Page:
1. Yves Smith Post author

          Many large banks use Windows, believe it or not. I had a client who was hugely respected all over Wall Street for his technical chops who did a ton of consulting at places that ran on Microsoft.

    2. ex-PFC Chuck

      The assassination researcher Matthew Smith makes a plausible case in several of his books that Marilyn Monroe’s “suicide” was, shall we say, assisted. Dr. Thomas Naguchi’s autopsy of her showed there was no trace of barbiturates in her upper GI tract, but massive doses of three different ones in her colon. Her stomach did contain, however, remnants of a date-rape type drug. The theory of the crime put forth by Smith is that she was knocked out with a spiked drink and then given a massive barbiturate enema. As to motive, Smith argues that it was the work of people in the intelligence community, perhaps at the behest of the “deep state,” who wanted to render JFK political road-kill. Monroe had been visited by Robert Kennedy earlier that day and Smith asserts there was a confrontation between them about some documents that JFK had given her that the Kennedys’ wanted back and which she refused to surrender. Smith’s theory is that the instigators expected that the death would force the revelation of JFK’s affair with her and perhaps implicate his family in her death. However according to Smith this never happened because Chief William Parker of the LA police, who was under the illusion that JFK was about to fire J. Edgar Hoover and appoint him his replacement, oversaw the cover-up of the murder as a suicide. This is put forth in Smith’s book <a href="; title="Conspiracy: The Plot to Stop the Kennedys

      1. Banger

        Of course it invites a new investigation–the hard evidence of the autopsy would be the starting point–not sure of the politics of it–very confusing and intricate I’m sure.

      2. dearieme

        It seems rather simpler to assume that the Kennedy gangsters just had her killed to shut her up.

        1. hunkerdown

          Because the government would never lie or try to create a narrative from whole cloth, would they?

    3. Howard Beale IV

      How ironic that the Linux Journal is a Puzzle Palace target, given the significant amount of work the NSA put forth in SELinux and other various open-source products.

    4. ewmayer

      Interesting stuff/thoughts about Hemingway – thanks.

      But, there are so many other obvious contributory factors in his long physical and mental decline, repeated severe depressions and eventual suicide that attributing it to FBI surveillance — which he only became visibly paranoid about very late in his life, when he was very clearly not a well man in so many other ways — seems a reach. There was a family history of depression and suicide (possibly linked to familial genetic hemochromatosis, which both H and his late-also-via-suicide father were found to have suffered from), decades of hard living and multiple serious injuries from war, car and plane crashes, and chronic alcoholism, which excerbated it all and got especially bad in late life, as a form of self-medication, on top of whatever antidepressants and sedatives his doctors had him full of.

      In addition I’ve long thought his suicide – the culmination of years of feeling his ability to engage in his beloved craft slip away – may well have had as a proximate cause chronic traumatic encephalopathy due to repeated brain trauma (the same issue the NFL is at long, belated last coming to grips with). In Hemingway’s case the brain traumas were due to several small-plane crashes he suffered during a trip to Africa in 1954, these possibly on top of damage due to his wartime experiences (shell blasts and ambulance crash) and auto accidents earlier in his life. Unfortunately no brain tissue from his autopsy was preserved (AFAIK), so we’ll never know for sure.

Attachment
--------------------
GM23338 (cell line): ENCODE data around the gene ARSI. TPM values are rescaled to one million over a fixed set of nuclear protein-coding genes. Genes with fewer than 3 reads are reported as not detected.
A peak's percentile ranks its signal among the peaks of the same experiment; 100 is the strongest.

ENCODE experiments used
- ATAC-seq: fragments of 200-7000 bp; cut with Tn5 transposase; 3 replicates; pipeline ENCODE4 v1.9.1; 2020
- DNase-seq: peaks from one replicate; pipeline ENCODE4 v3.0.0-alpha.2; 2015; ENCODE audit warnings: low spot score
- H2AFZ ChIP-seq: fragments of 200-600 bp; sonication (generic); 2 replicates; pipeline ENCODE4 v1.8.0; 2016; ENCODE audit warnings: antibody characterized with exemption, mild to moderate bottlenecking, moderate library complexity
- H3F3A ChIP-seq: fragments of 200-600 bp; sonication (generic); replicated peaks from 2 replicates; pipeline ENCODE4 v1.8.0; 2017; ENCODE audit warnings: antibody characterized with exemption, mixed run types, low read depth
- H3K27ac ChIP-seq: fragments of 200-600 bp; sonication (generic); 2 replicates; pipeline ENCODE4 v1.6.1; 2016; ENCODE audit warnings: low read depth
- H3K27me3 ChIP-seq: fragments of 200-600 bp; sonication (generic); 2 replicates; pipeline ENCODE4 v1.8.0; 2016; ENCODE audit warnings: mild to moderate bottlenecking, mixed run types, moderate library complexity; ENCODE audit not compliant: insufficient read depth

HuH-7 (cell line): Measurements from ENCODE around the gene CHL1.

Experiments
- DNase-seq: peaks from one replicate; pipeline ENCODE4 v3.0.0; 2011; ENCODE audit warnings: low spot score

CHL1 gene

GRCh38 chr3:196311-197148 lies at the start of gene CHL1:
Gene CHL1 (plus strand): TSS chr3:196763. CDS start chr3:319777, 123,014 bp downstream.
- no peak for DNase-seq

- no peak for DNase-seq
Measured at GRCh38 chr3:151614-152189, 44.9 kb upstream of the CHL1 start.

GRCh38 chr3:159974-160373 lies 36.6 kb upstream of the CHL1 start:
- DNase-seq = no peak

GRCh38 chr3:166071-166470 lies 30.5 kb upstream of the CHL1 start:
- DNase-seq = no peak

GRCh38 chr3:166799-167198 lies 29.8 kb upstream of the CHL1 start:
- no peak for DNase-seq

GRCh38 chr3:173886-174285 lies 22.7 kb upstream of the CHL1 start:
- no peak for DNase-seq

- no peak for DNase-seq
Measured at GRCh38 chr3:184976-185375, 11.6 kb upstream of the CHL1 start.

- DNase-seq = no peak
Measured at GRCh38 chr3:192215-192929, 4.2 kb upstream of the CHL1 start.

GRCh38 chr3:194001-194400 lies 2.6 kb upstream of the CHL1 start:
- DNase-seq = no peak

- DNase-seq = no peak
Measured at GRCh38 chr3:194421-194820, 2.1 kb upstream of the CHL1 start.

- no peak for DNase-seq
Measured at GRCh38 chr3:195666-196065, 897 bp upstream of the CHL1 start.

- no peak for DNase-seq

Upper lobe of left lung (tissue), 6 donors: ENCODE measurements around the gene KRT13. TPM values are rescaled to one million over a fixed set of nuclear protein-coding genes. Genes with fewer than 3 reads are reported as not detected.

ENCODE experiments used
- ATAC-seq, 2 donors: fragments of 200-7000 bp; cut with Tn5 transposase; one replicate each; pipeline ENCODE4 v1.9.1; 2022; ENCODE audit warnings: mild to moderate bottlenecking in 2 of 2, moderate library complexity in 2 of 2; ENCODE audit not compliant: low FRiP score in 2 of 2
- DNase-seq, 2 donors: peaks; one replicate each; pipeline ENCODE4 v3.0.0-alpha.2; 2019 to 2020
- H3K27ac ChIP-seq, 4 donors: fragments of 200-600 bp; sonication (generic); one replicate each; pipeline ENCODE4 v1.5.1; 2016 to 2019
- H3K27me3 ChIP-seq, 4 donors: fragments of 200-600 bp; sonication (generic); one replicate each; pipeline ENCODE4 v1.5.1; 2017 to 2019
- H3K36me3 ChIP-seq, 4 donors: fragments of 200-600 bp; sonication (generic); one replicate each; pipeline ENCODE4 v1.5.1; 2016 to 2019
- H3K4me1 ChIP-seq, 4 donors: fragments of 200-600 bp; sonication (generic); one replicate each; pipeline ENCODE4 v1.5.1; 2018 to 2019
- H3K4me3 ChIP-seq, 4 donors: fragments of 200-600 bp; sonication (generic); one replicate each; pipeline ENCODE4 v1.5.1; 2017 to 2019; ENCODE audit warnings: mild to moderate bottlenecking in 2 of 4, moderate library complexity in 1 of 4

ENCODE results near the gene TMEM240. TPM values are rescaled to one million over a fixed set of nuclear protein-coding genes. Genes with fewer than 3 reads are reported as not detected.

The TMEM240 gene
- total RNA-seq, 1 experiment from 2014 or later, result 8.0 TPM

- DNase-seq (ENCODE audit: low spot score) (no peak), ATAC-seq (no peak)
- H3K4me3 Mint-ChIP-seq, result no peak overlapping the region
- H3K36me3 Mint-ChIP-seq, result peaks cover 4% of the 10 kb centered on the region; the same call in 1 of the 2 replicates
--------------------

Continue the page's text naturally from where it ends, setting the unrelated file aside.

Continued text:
But as there were serious signs of depression and effects of hard living already much earlier, let’s start there. Here is Wikipedia (I’ve deleted the [] footnote links for better readability — cf. the Wikipage for those):

      Hemingway said he “was out of business as a writer” from 1942 to 1945. In 1946 he married Mary, who had an ectopic pregnancy five months later. The Hemingway family suffered a series of accidents and health problems in the years following the war: in a 1945 car accident he “smashed his knee” and sustained another “deep wound on his forehead”; Mary broke first her right ankle and then her left in successive skiing accidents. A 1947 car accident left Patrick with a head wound and severely ill. Hemingway sank into depression as his literary friends began to die: in 1939 William Butler Yeats and Ford Madox Ford; in 1940 Scott Fitzgerald; in 1941 Sherwood Anderson and James Joyce; in 1946 Gertrude Stein; and the following year in 1947, Max Perkins, Hemingway’s long-time Scribner’s editor and friend. During this period, he suffered from severe headaches, high blood pressure, weight problems, and eventually diabetes—much of which was the result of previous accidents and many years of heavy drinking. Nonetheless, in January 1946 he began work on The Garden of Eden, finishing 800 pages by June. During the post–war years he also began work on a trilogy tentatively titled “The Land”, “The Sea” and “The Air”, which he wanted to combine in one novel titled The Sea Book. However, both projects stalled, and Mellow says that Hemingway’s inability to continue was “a symptom of his troubles” during these years.

      Nonetheless, he had one last masterpiece in him, a gem of deceptive childishness (perhaps that deliberate superficial simplicity and lack of pretension is why it is so widely beloved):

      [In 1951], furious at the critical reception of Across the River and Into the Trees, he wrote the draft of The Old Man and the Sea in eight weeks, saying that it was “the best I can write ever for all of my life”. The Old Man and the Sea became a book-of-the-month selection, made Hemingway an international celebrity, and won the Pulitzer Prize in May 1952, a month before he left for his second trip to Africa.